The Wicked Easy Way to Create a Table of Contents in Word

May 1, 2016

You already know that a table of contents makes it easier for your readers to work with long documents of 10 or more pages. They give printed documents a sophisticated look and feel, and add ebook-like navigation to onscreen documents.

But did you know that tables of contents are wicked easy to create and update in Microsoft Word? I created the following table of contents with just three clicks—and so can you. Here’s how!

In this article I’ll show you how to create a table of contents (ToC) in Word 2013—but you’ll use the same process to create one in Word 2010, Word 2007 and Word 2011 for the Mac.

Inserting a table of contents

In Word, tables of contents rely on your use of styles to format headings. If you already used the Heading 1, Heading 2, and other heading styles to format your document, you’re ready to insert your ToC. Follow these steps to insert a table of contents:

  1. Click in your document where you want to create the table of contents. If you’d like it to appear on its own page, insert a page break (Ctrl+Enter) before and after inserting the ToC.
  2. Click the References tab. In the Table of Contents group, click Table of Contents.
  3. Choose the style of Table of Contents you wish to insert. Automatic Table 1 creates a ToC titled Contents. Automatic Table 2 creates a ToC titled Table of Contents.

Word will create a ToC from the document text you styled with one of the first three heading styles: Heading 1, Heading 2, and Heading 3. The ToC will include a string of dots called a leader between the heading text and the page number for each heading.

Hold Ctrl and click on one of the page numbers to navigate to that location in the document. When people reading your document on-screen hover over a page number, they’ll be reminded that they can use the ToC for navigation.

No styles?

If the headings in your document aren’t formatted with styles, before inserting your table of contents, select each of the top-level headings for your ToC and apply the Heading 1 style from the Styles group on the Home tab of the ribbon.

Select all the second-level headings and apply the Heading 2 style, and so on. With your heading styles all applied, click on the References tab and insert your table of contents.

Inserting a custom ToC

The default Word ToC includes the first three heading levels; you won’t want this much detail in ToCs for longer documents. Even in a shorter document, you might choose to only include Heading 1 and Heading 2 text in your ToC. When inserting the ToC, choose Insert Table of Contents to specify formatting—including how tab leaders and page numbers are formatted, and which heading levels to include.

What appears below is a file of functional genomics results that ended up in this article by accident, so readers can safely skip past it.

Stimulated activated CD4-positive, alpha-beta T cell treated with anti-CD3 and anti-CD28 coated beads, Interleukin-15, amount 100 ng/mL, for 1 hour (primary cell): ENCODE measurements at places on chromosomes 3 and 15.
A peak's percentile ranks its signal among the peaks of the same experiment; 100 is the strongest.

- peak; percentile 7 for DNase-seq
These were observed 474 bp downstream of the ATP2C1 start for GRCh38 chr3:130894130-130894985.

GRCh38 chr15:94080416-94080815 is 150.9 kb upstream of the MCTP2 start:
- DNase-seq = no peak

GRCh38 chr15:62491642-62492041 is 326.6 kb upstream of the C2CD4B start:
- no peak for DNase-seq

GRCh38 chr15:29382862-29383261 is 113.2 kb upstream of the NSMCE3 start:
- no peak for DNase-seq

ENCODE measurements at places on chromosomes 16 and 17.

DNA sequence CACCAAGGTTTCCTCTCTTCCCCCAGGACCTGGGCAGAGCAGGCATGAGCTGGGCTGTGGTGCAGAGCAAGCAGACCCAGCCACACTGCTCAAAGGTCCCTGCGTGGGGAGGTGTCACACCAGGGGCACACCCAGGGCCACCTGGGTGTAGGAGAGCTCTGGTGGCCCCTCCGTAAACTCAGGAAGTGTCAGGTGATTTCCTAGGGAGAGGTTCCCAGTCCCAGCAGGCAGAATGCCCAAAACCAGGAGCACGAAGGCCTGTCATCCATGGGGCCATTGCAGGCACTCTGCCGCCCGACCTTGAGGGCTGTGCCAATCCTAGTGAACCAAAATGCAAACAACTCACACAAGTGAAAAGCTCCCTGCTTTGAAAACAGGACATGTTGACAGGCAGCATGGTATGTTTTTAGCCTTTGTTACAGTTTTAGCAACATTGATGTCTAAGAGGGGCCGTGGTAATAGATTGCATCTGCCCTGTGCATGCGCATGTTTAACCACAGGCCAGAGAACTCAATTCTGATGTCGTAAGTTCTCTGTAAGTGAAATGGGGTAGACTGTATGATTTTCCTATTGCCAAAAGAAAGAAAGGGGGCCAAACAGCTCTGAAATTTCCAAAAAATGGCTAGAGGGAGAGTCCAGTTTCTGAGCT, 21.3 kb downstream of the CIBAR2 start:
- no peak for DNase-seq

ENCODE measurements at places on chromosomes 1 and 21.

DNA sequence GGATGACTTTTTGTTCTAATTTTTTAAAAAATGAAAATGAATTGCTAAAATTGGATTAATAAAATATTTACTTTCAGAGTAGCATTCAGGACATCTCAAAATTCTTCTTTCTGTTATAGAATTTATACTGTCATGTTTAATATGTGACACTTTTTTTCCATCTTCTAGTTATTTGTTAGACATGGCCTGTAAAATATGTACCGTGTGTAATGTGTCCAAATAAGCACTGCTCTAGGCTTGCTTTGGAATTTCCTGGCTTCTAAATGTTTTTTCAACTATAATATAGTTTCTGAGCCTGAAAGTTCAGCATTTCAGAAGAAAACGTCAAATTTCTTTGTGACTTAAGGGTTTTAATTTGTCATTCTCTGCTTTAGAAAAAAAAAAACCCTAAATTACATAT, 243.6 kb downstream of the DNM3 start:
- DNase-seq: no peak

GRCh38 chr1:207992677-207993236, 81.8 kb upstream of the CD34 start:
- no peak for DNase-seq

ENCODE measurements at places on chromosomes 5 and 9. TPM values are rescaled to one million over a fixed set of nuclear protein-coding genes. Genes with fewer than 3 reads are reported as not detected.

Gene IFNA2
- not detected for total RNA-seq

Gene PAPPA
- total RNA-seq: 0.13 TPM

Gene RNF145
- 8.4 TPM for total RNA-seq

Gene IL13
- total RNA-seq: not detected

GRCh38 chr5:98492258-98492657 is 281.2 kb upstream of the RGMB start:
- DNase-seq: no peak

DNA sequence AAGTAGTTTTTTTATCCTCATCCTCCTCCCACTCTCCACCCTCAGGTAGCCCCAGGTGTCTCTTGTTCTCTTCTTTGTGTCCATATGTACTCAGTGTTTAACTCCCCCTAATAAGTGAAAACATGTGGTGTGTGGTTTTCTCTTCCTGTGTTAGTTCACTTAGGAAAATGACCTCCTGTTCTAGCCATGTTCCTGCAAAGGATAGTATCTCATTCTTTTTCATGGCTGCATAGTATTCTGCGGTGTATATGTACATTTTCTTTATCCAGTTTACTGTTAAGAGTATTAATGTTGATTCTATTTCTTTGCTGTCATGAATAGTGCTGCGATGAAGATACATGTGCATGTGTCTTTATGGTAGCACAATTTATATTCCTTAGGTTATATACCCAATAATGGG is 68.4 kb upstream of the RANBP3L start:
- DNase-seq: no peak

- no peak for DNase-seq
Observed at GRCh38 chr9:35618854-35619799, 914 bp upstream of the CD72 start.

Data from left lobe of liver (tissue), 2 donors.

If you formatted your headings with distinct styles for each level, but used styles other than the built-in heading styles, click the Options button in the Table of Contents dialog box to map the styles you used to the ToC framework.

Just as the ToC is created based on styles, it’s also built to beformatted with styles. If you want to change the font, font size, or other formatting attributes of the ToC, click the Modify button in the Table of Contents dialog box and specify your formatting for each ToC heading level. Any formatting you apply directly to the TOC is discarded whenever the TOC is updated.

Updating your ToC

After you’ve edited your document, page numbers and headings may change, which will make your ToC incorrect! But don’t worry. To update your Table of Contents, right-click in the table and choose Update Field, or choose Update Table from the Table of Contents group on the References tab. Select entire table or page numbers only and click OK to regenerate the table of contents from your headings.

It’s a good practice to update the table of contents before printing or sharing a document in case it has been modified since the last time the ToC was updated.

Note: You don’t need to wait until your document is finished to insert a table of contents. If you’re creating a long document, create a table of contents from an outline so that you can navigate using the ToC while you’re working on the document.

Not all documents require a table of contents; they’re inappropriate for letters and memos, obviously, and overkill for smaller documents.

Tables of contents shine in formal reports and documents of more than 10 pages. Any document that merits a cover page would also benefit from a table of contents to provide a high-level outline and built-in navigation for the people who use the document.

To learn more, watch these courses at LinkedIn Learning:

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